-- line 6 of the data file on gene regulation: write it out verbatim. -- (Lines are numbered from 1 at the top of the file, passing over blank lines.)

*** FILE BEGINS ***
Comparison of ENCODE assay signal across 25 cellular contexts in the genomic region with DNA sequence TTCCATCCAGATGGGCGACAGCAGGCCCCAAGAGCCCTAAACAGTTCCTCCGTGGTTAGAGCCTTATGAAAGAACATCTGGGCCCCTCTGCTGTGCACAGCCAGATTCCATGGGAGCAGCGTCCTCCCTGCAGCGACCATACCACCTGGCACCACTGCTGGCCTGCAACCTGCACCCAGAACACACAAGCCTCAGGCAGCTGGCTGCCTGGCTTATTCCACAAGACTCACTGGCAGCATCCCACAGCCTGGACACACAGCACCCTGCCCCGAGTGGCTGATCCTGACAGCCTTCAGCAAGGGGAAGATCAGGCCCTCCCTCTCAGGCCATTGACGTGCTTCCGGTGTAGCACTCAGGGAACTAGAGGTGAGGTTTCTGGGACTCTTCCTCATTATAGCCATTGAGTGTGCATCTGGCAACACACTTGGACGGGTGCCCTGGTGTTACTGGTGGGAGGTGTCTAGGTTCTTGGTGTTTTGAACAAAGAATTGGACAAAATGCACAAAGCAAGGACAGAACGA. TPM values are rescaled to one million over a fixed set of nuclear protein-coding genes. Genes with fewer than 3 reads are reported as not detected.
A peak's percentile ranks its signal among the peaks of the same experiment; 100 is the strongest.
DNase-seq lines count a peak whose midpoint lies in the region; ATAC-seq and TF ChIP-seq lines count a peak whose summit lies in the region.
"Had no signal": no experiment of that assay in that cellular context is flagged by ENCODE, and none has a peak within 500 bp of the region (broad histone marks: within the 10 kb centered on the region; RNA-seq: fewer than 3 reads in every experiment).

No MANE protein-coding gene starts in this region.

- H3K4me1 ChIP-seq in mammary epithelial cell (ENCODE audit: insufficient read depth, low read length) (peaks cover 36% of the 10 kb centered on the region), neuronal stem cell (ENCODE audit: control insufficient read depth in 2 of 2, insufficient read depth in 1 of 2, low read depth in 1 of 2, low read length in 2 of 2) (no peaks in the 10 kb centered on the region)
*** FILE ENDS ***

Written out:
- H3K4me1 ChIP-seq in mammary epithelial cell (ENCODE audit: insufficient read depth, low read length) (peaks cover 36% of the 10 kb centered on the region), neuronal stem cell (ENCODE audit: control insufficient read depth in 2 of 2, insufficient read depth in 1 of 2, low read depth in 1 of 2, low read length in 2 of 2) (no peaks in the 10 kb centered on the region)